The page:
KARACHI: Back-to-back terrorist attacks in all four provinces have cast a pall of gloom in markets across Pakistan.
Major markets and shopping malls in all major cities including Karachi, Lahore, Rawalpindi-Islamabad, Peshawar and Quetta wore a deserted look Saturday onwards, with unknown SMS and WhatsApp alert messages, some wrongly attributed to the ISPR, warning citizens to stay away from crowded places.
Traders in various markets of Karachi complained of depressed sales since the fresh wave of firing, cracker blasts and suicide attacks.
Chairman All Karachi Tajir Itehad (AKTI) Atiq Mir said that viral SMS and WhatsApp alert messages attributed to the ISPR are scaring people and affecting sales.
Mr Atiq claimed that the activity dipped by 20-30 per cent in various markets of Karachi which were bustling with activity two weeks back.
He said a number of leading garment stores were offering up to 60 per cent discount on winter stocks but failed to attract customers.
“Only people who desperately need products are visiting, particularly in connection with occasions such as wedding,” Mr Atiq said.
Secretary General All Pakistan Anjuman-e-Tajiran Abdul Razzak Babar told Dawn that sales of various items in popular markets of Lahore have come down by 30-35pc since the suicide attack at Mall Road in which 17 people were killed.
Alarming ‘alert’ messages from unknown sources spread fear, depress sales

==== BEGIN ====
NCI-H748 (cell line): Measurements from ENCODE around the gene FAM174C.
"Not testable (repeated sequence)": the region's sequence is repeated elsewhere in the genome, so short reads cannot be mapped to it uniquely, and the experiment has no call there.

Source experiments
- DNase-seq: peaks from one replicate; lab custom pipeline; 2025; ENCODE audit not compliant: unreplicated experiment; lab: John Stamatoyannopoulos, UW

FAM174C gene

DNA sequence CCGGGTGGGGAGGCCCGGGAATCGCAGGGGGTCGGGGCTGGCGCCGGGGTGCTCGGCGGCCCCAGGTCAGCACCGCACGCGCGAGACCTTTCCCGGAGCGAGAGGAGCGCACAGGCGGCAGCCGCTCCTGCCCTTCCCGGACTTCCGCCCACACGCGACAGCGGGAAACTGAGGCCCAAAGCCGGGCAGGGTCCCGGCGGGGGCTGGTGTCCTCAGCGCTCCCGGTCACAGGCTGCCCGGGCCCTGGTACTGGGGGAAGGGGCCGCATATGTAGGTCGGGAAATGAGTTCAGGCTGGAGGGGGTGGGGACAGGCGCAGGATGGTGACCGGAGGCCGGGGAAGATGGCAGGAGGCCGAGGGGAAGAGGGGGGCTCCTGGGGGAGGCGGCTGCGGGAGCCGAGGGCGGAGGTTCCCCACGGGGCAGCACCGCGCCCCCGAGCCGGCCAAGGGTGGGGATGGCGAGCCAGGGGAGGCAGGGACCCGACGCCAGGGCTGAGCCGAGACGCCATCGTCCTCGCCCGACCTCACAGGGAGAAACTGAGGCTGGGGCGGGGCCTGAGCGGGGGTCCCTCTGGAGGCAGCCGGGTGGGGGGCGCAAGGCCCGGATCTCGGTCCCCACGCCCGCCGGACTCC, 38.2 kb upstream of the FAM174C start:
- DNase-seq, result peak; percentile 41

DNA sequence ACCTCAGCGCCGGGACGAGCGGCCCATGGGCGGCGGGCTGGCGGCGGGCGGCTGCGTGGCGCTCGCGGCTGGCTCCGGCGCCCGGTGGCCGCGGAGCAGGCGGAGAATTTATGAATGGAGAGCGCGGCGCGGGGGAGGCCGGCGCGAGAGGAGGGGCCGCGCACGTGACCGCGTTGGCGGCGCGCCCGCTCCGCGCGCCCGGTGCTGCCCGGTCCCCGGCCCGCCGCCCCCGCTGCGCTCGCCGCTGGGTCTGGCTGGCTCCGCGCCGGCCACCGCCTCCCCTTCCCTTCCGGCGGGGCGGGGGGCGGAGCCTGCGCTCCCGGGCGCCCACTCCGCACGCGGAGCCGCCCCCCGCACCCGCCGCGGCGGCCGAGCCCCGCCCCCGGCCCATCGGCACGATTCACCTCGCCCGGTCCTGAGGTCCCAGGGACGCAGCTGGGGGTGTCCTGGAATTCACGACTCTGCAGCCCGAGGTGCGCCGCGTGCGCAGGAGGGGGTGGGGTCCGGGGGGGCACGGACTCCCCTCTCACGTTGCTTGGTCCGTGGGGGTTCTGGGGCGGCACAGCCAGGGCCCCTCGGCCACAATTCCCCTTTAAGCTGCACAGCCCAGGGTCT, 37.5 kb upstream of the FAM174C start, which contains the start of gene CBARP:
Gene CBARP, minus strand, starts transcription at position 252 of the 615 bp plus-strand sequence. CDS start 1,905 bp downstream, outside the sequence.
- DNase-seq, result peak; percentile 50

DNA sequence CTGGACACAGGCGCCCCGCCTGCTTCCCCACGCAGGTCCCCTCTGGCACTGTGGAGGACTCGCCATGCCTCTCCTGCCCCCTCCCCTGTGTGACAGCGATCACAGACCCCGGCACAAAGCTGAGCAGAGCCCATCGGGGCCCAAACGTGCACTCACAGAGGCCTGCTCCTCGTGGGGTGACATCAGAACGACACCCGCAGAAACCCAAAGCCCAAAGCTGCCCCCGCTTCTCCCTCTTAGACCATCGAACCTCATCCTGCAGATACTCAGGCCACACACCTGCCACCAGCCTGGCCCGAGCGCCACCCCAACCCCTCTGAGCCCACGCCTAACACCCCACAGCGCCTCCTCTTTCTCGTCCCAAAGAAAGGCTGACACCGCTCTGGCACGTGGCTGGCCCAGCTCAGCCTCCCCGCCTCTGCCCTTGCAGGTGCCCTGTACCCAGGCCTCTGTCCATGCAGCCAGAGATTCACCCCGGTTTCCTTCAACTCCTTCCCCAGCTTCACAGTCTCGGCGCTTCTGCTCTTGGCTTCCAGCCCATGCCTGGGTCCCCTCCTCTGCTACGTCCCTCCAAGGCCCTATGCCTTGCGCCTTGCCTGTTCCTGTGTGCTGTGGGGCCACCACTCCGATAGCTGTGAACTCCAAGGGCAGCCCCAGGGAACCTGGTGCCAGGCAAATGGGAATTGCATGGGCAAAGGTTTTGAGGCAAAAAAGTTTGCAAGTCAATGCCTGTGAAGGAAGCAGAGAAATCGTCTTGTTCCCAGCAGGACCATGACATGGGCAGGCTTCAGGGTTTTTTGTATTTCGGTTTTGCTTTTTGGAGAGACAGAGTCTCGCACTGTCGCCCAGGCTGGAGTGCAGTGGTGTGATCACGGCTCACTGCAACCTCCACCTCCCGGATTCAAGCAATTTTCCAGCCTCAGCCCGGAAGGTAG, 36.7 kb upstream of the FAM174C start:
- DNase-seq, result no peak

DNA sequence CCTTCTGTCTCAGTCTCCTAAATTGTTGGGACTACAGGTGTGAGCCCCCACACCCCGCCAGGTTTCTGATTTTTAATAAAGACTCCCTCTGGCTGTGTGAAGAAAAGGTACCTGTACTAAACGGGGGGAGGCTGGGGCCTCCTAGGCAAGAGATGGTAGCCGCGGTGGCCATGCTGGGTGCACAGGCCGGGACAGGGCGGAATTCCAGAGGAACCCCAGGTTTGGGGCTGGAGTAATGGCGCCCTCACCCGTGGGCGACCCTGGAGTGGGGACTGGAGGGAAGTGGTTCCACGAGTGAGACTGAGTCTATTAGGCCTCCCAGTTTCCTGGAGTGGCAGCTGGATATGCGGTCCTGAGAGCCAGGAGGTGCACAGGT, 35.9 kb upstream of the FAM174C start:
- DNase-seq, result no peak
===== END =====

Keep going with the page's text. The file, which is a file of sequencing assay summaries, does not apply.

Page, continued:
He said sales of shoes, garments and worn clothing have gone down considerably owing to closure of the Pak-Afghan Border few days ago, leaving behind a huge pile-up of unsold stocks.
General Secretary Anjuman-e-Tajiran Balochistan Allah Daad Tareeen said traders from his province mainly purchased items from industries in Karachi, Lahore and Faisalabad.
“These shipments are then sent to Afghanistan where hardly any industry exists. Traders of Karachi, Balochistan and Peshawar act as middlemen to ship a number of items to Afghanistan. However, sealing of border has put halt on trading activities,” he added.
Mr Allah Dad said the government should have taken trade bodies into confidence before closing down the border.
Central President Anjuman-e-Tajiran Rawalpindi and Chairman All Pakistan Tajir Itehad, Sharjeel Mir said Rawalpindi traders in different markets have suffered 60pc drop in their sales as buyers are reluctant to visit markets.
All Hyderi Tajir Welfare Association’s Syed Mohammad Saeed said Hyderi Market in North Nazimabad had witnessed a decline of 60pc in sales as people avoid coming in groups.
At times, only one or two people are coming in to buy necessary items, he explained.
Chairman Allawala Market Association Mohammad Asif said Jama Cloth and Allawala Markets had registered 40pc fall in sales.
President Bohri Bazar and Mochi Gali Saddar Market, Mansoor Jack said unlike two weeks ago when sales were in full swing, the sales level is down to 25pc.
A member of Bahaduarabad Traders Association, Imran Saeed Baghpati said that slow arrival of buyers had caused 60pc drop in sales.
A boutique owner at Gulf Shopping Centre, Clifton Asif Hassan said sales had dropped by 50pc especially after Sehwan Sharif incident.